Intro: Page Three
Table of Contents
Translator with Jeffrey
The Locusts on Migration
Migration: Page Two
Migration: Page Three
Migration: Page Four
The Poet's Introduction
Intro: Page Two
Intro: Page Three
Intro: Page Four
Intro: Page Five
Intro: Page Six
Intro: Page Seven
Intro: Page Eight
Intro: Page Nine
Intro: Page Ten
Intro: Page Eleven
Intro: Page Twelve
Intro: Page Thirteen
The Bison's Tale
Bison: Page Two
Bison: Page Three
Bison: Page Four
The Serpent's Tale
Serpent: Page Two
Serpent: Page Three
Serpent: Page Four
Serpent: Page Five
The Salmon's Tale
Salmon: Page Two
Salmon: Page Three
A Whale of a Tale
Whale: Page Two
Whale: Page Three
Whale: Page Four
Whale: Page Five
Whale: Page Six
Whale: Page Seven
Whale: Page Eight
Whale: Page Nine
The Hummingbird's Tale
Hummingbird: Page Two
Hummingbird: Page Three
Hummingbird: Page Four
Hummingbird: Page Five
Hummingbird: Page Six
The Tern's Tale
Tern: Page Two
Tern: Page Three
Tern: Page Four
Contact the Author
The Cricketary Tales of Jeffrey Jawser

There was a turtle there, plodding and slow;
From Triassic time he moved all on tiptoe.
His manner and dress a hoary tale told,
One hundred and fifty million years old!
With dinosaurs some say he ruled the earth.
Others swear he assisted at the birth
Of the love goddess as she sprang from foam.
Nay! At the world's origin great heaven's dome
Rested on his back. So says the old myth.
But little can I say or do therewith.
Two hundred-year-old turtle so loved life
On land and sea he made merry with his wife.
Yet so worn, prehistoric, slow was he
That when he took her he took, verily,
(I say so without exaggeration)
A whole month in one act of copulation!
He wore a goodly suit of armor tight,
And he could navigate by stars at night.
Five hundred pounds his weight with toothless jaw,
Seven feet long - his sight inspired awe.

Turtle by Jim Arnosky

Some say from Galloping Ghost he came.
I'm sorry but I do not know his name.

With him there came his cousin, a snake,
An earthly being whom many did mistake
For a god! Crooked, gaunt, and thin was he -
Strange, grotesque, out of the ordinary.
Deaf as the twig which he did resemble,
A never-blinking eye which made all tremble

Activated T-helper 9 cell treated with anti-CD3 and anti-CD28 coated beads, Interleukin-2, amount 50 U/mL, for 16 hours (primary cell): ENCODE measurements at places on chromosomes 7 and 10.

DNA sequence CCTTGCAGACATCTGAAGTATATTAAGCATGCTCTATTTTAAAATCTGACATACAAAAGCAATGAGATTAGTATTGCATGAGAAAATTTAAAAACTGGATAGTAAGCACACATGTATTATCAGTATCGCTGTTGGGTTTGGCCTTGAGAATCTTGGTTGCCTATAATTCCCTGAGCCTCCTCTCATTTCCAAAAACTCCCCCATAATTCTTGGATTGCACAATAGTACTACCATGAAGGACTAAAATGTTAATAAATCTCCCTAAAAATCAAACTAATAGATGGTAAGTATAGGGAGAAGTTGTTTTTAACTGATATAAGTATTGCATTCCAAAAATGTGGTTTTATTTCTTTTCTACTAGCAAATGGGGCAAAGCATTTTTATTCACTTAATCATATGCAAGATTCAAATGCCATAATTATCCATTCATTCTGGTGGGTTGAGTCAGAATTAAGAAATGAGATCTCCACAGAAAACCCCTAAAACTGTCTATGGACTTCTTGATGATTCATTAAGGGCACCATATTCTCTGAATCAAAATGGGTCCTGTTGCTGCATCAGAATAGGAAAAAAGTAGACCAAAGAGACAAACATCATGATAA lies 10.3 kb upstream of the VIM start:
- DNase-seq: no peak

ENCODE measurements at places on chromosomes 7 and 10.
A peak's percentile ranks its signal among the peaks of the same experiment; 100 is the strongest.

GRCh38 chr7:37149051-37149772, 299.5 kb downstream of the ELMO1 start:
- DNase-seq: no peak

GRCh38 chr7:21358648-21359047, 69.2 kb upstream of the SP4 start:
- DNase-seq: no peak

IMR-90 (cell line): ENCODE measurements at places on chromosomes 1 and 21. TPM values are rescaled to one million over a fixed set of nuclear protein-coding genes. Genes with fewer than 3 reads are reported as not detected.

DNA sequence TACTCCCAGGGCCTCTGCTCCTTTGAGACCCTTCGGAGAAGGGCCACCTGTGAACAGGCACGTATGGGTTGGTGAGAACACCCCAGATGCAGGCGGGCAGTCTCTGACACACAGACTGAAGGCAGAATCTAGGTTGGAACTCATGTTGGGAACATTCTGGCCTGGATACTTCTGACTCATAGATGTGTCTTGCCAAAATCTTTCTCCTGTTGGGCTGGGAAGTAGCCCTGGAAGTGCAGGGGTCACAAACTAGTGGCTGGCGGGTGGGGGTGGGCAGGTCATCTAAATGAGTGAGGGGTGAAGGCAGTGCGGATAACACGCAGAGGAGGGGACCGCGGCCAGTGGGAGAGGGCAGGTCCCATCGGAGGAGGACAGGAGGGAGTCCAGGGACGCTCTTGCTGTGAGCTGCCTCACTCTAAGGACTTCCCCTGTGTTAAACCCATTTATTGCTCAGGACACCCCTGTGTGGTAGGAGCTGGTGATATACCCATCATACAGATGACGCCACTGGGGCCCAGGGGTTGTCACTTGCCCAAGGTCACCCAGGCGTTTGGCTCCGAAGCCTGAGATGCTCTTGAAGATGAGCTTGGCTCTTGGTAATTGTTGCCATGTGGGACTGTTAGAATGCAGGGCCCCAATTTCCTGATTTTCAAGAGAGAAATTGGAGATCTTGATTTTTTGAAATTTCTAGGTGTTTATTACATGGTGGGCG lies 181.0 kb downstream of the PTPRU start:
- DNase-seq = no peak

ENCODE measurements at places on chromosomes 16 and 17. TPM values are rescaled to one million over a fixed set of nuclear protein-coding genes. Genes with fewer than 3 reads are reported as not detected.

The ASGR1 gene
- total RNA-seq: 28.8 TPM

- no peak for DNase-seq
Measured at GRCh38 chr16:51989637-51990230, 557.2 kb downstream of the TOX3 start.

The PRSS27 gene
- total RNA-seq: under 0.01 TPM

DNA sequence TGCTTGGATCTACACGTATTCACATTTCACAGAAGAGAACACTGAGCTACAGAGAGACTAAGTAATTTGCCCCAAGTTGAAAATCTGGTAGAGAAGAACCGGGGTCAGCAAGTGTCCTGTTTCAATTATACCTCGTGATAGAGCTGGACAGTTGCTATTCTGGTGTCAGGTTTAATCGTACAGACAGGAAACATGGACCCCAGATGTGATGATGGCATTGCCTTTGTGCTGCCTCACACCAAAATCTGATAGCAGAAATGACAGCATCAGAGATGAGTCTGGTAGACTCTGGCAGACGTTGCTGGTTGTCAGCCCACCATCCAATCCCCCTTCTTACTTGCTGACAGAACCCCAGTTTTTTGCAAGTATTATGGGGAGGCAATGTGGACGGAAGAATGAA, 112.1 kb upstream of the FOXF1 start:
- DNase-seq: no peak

Who looked on him; a ghastly hood he wore
From head to neck. And dreadful as death's door
Was it to spy this ominous hood!
To peer on him was to turn cold your blood.
Poison and every other evil thing
Did one deem him; of snakes he was the king.
When any spoke to him his savage hiss
Would rattle one to complete cowardice.
It pleased him to hold cotton in his mouth
For he had lived in desert and in drought.
His manners when he came around to eat
Were abhorrent. For he would SEIZE his meat
All of a piece! Every thing he swallowed whole,
And he could wrap his mouth around a foal.
So many in our clique were proud and tall.
Pity, he seemed to have no legs at all.
And yet the snake was worshipped, I have said -
Lord of the Universe, Supreme Godhead!

Everything he swallowed whole!

'Twas Hindeeoo, a land in which a snake
A thousand-headed cobra - did betake
Itself to an ocean all made of milk.
(I never heard a yarn quite of this ilk.)
The serpent now floats on this creamy sea
Without movement through all eternity!
Immobile on this serpent's back, a god
Lies hushed for all time. But if this seems odd,
I can inform you of temple and shrine
In which a few hundred snakes - all divine -
Around altars and towers entwine
And there on finest of foods do they dine
Left by worshippers of things serpentine.
But, dear reader, I do fear I malign
Religious beasts and do harm to my verse:
(This excess of rhyme is the cricket's curse!)
To conclude and in fairness I should tell
How our good serpent did suit himself well:
From his old mode of dress he would veer
Four or even seven times a year.
He spoke straight and narrow, not with forked tongue.
But I fear I leave his virtues unsung.

Drawing by Dougal MacDougal